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SAP Set To Wrap Up $8.3B Concur Acquisition

The company plans to link Concur's services with those of Ariba and Fieldglass, creating what it calls a 'business network' of corporate cloud applications.

SAP now expects to close its $8.3 billion acquisition of cloud travel and expense management application developer Concur Technologies next week, following last week's approval of the deal by Concur's stockholders.

The acquisition will extend SAP's growing cloud software portfolio. The Walldorf, Germany-based company, which became an industry heavyweight selling its on-premise ERP and CRM application sets, has sought to remake itself in recent years as a leading provider of cloud-based software.

SAP and Concur unveiled the acquisition deal Sept. 18, under which SAP is paying $129 per share to buy Bellevue, Wash.-based Concur.

Related: SAP Snapping Up Concur For $8.3B

Concur has an annual revenue run rate of approximately $700 million. SAP said the majority of its customers don't use Concur and only about 30 percent of Concur's customers currently use SAP applications, presenting the vendor with significant cross-sell opportunities.

It also means opportunities for SAP's channel partners. Earlier this year an IDC study commissioned by SAP estimated that SAP partners will generate $33.6 billion in global sales ($20.6 billion in the Americas) over the next five years from working with SAP cloud and managed services. That opportunity includes reselling SAP cloud services and related cloud services from other vendors, professional services, private cloud hardware, customer support and add-ons.

SAP has been growing its cloud application portfolio in recent years. The company acquired human capital management cloud application developer SuccessFactors for $3.4 billion in 2012 and later that year bought Internet commerce cloud software company Ariba for $4.3 billion. Earlier it acquired Fieldglass, a developer of cloud-based vendor management applications, for a reported $1 billion.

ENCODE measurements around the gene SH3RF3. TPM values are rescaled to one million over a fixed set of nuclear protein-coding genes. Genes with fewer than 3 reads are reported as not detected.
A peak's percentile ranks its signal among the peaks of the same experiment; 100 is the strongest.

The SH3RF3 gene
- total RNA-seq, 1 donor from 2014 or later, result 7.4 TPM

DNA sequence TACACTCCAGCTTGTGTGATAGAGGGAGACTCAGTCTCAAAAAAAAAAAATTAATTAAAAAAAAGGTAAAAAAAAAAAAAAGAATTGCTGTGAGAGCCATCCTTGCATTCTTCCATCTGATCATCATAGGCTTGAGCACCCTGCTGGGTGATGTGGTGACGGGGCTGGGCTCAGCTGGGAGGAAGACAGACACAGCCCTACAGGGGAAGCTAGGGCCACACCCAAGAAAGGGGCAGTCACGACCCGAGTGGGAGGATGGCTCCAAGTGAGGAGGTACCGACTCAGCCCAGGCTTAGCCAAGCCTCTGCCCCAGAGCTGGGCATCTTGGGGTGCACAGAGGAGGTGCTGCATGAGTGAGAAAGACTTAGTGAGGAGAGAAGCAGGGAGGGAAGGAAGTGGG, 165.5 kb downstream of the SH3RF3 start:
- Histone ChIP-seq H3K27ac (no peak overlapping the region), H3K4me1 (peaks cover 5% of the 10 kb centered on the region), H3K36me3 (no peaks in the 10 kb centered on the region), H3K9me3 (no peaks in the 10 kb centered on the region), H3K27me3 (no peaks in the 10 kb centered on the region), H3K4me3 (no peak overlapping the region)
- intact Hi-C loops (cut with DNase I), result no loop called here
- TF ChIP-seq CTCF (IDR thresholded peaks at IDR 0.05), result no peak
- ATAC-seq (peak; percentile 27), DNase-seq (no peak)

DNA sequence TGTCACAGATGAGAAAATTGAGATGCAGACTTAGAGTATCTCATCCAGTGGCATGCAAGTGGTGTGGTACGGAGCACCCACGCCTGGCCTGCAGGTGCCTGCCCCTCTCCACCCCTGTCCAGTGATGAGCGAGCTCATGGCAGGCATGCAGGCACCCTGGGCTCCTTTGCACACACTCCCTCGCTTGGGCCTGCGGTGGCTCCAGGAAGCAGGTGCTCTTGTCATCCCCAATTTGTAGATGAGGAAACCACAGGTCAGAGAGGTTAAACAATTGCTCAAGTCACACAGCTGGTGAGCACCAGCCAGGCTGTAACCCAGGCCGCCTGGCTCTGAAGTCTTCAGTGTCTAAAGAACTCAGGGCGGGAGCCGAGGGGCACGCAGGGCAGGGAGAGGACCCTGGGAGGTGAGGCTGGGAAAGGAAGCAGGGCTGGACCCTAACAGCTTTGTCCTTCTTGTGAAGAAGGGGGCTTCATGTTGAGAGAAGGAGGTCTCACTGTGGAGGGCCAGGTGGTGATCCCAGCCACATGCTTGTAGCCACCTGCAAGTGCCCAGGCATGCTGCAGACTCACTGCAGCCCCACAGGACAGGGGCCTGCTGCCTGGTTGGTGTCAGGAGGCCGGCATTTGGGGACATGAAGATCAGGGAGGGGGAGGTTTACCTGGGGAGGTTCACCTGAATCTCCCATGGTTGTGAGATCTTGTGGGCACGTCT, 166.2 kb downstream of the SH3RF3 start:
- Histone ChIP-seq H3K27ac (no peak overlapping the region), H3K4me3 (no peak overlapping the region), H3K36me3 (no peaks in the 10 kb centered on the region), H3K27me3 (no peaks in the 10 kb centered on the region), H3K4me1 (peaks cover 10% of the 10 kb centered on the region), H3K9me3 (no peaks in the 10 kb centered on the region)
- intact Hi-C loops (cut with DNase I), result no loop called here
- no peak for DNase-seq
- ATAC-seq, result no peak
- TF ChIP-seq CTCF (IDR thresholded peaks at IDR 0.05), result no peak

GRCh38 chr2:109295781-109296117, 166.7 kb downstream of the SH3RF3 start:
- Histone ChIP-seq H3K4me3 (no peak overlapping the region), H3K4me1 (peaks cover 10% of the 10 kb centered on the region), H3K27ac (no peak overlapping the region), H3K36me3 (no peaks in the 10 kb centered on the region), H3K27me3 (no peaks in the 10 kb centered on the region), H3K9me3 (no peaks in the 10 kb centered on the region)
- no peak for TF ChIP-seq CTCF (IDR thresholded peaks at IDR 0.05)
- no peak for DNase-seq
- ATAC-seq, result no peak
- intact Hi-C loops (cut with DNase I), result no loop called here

The company also has developed cloud software in-house, including the cloud-only Business ByDesign application set, cloud financial and sales applications for larger customers, and a cloud version of the SAP Business One application set for small businesses.

SAP plans to link Concur's services with those of Ariba and Fieldglass, creating what the company calls its "business network" of corporate cloud applications.

SAP's cloud computing efforts also are a critical element of the vendor's efforts to grow its sales to small and midsize enterprise customers. While SAP has 212,500 SME customers -- 80 percent of the SAP customer base -- much of the vendor's revenue is still derived from big customers.

At an event in New York last week highlighting SAP's SME efforts, Rodolpho Cardenuto, president of SAP global partner operations, said most of SAP's future growth would come from SME customers. And he said much of that business would be conducted through the company's nearly 12,000 channel partners, a "high percentage" of whom are adopting cloud technology.

"As our solution portfolio has continue to grow, our brand awareness among SMEs is getting stronger," said Kevin Gilroy, senior vice president and general manager, global SME segment and indirect channels, at the SME Summit event.

At the event SAP also said it was extending into 2015 a zero-percent financing offer that helps prospective customers, especially small ones, with cash flow.

That move will help channel partners such as Salt Lake City-based Navigator close deals, said Navigator President and CEO Grant Fraser. "Cash flow is usually the big issue," he said, particularly with on-premise software sales and less so with cloud software sold on a subscription basis. Navigator sells both cloud and on-premise versions of Business One and the cloud-only Business ByDesign.

Fraser said many customer prospects recognize the SAP brand, but some still see it as a marketer of big software to big companies. "But they're getting there," he said of SAP's SME efforts.

PUBLISHED NOV. 25, 2014

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